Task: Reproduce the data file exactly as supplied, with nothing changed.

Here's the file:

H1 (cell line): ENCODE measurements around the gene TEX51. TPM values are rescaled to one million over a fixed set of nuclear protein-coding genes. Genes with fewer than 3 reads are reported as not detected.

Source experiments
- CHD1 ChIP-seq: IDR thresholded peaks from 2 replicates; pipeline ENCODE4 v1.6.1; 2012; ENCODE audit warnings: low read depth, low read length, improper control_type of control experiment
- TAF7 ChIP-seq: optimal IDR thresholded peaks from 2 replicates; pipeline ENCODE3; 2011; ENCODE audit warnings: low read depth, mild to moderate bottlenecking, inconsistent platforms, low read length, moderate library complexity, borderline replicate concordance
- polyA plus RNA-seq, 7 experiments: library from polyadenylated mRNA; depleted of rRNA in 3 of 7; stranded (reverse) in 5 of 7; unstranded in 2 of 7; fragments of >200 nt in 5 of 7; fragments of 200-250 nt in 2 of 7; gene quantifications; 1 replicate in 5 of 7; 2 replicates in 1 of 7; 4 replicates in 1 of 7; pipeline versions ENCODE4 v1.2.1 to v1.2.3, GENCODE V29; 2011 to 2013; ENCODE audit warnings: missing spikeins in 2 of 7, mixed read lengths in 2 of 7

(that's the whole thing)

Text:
H1 (cell line): ENCODE measurements around the gene TEX51. TPM values are rescaled to one million over a fixed set of nuclear protein-coding genes. Genes with fewer than 3 reads are reported as not detected.

Source experiments
- CHD1 ChIP-seq: IDR thresholded peaks from 2 replicates; pipeline ENCODE4 v1.6.1; 2012; ENCODE audit warnings: low read depth, low read length, improper control_type of control experiment
- TAF7 ChIP-seq: optimal IDR thresholded peaks from 2 replicates; pipeline ENCODE3; 2011; ENCODE audit warnings: low read depth, mild to moderate bottlenecking, inconsistent platforms, low read length, moderate library complexity, borderline replicate concordance
- polyA plus RNA-seq, 7 experiments: library from polyadenylated mRNA; depleted of rRNA in 3 of 7; stranded (reverse) in 5 of 7; unstranded in 2 of 7; fragments of >200 nt in 5 of 7; fragments of 200-250 nt in 2 of 7; gene quantifications; 1 replicate in 5 of 7; 2 replicates in 1 of 7; 4 replicates in 1 of 7; pipeline versions ENCODE4 v1.2.1 to v1.2.3, GENCODE V29; 2011 to 2013; ENCODE audit warnings: missing spikeins in 2 of 7, mixed read lengths in 2 of 7